2) Until a judgment in a case would unequivocally warrant it, Linux users should not pay SCO the license fees it has asked for to settle its allegations of infringement of intellectual property rights.

    Duh. All techies have been saying this for months.

    3) Do not permit SCO to audit your premises without legal authorization.

    Why the hell would you allow SCO (or any companies) people onsite for anything except if you're called them first?

    4) For customers of SCO Open Server and UnixWare, an unfavorable judgment could cause SCO to cease operations or sell itself. That could harm future support and maintenance. Just in case, prepare a plan for migrating to another platform within two years.

    SCO will die in the next 2 years.
    • by Kjella (173770) on Thursday November 20, 2003 @06:09PM (#7523776) Homepage
      1) Keep a low profile and do not divulge details on Linux deployments.
      How is even a medium size company going to do this? A quick scan of company servers would be enough to see if they're running Linux or not. And even if you do change the servers to say they are Win 2003 or something, what about social engineering? Calling up the company, saying you're MS tech support, and you found a problem with the company's web servers. "But we run Linux." Gotcha! What about companies that have already said they run Linux? Yahoo, Google.

      There's a world of difference between keeping a low profile, and keeping it a complete and utter secret. E.g. sending out press releases and giving interviews where you quote the great cost savings in moving to Linux, pointing out it's lack of licence fees would be a high profile.

      Vague and ambigious answers like "We run a variety of OSs based on their cost-efficiency for their various tasks, desktop/workstation/server etc." would be keeping a low profile. "We are currently evalutating our Linux strategy (or OS strategy, migration strategy, whatever) and would not like to comment on it at this time." also.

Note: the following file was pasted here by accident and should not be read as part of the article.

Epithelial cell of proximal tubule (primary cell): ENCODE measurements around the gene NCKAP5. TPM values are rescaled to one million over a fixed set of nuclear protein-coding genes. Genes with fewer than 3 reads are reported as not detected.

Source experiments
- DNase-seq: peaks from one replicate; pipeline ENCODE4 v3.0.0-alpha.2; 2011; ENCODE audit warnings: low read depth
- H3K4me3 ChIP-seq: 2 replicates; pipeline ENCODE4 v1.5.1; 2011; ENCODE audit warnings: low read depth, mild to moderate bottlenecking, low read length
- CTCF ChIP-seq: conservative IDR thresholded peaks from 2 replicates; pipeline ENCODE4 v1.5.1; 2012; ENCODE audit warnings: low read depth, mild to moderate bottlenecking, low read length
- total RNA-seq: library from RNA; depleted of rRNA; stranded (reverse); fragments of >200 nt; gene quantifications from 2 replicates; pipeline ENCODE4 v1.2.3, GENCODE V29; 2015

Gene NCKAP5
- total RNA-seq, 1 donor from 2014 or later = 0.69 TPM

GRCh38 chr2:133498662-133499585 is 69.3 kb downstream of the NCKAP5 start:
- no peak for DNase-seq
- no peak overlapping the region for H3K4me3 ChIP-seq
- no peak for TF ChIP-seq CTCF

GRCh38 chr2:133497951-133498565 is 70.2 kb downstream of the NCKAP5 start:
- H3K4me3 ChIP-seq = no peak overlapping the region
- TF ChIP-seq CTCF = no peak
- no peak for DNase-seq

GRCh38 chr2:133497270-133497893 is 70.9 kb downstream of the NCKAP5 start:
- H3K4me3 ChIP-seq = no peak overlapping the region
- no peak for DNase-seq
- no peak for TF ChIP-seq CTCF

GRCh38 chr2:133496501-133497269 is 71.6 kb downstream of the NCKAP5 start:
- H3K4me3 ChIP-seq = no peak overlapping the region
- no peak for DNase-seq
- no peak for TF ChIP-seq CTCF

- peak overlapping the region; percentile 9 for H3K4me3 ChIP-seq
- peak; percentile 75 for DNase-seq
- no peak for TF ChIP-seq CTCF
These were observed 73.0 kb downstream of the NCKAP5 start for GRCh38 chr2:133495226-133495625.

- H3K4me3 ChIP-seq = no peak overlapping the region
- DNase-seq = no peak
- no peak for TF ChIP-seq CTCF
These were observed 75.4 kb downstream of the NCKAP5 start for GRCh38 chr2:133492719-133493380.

It's not about keeping SCO from finding out. It's simply about not sticking your neck out, in case SCO takes a swipe at the most vocal advocates of Linux. After all, there's damn many to pick from, and as long as there's no reason they should pick out *you* in particular...

      Kjella
  • by smd4985 (203677) on Thursday November 20, 2003 @05:17PM (#7523368) Homepage
    "There's more, but are the analysts finally catching on?"

    Perhaps the whole SCO fiasco will be a boon for Linux in the long run. First off, any kind of press is good press. Secondly, the SCO lawsuit forces the media to understand the issues regarding GNU/Linux and free software, so perhaps this will lead to more widespread understanding and support.
    • It's not even good advice. Your cheary outlook:

      First off, any kind of press is good press. Secondly, the SCO lawsuit forces the media to understand the issues regarding GNU/Linux and free software, so perhaps this will lead to more widespread understanding and support.

      is nice, but misses a few things.

      The media is being forced to learn about free software because it's dramatic news on it's own. What could be a bigger story than a revolutionary development model that turns everything "experts" ever sai

  • by IA-Outdoors (715597) on Thursday November 20, 2003 @05:20PM (#7523378)
    This Gartner guy recommends to SCO customers to be thinking about contigency plans should SCO not be around. Personally, if you are SCO customer you'd be better off doing that regardless. My main justification is that you should not run your enterprise on software built by a company who feels their only way for survival is to sue competitors.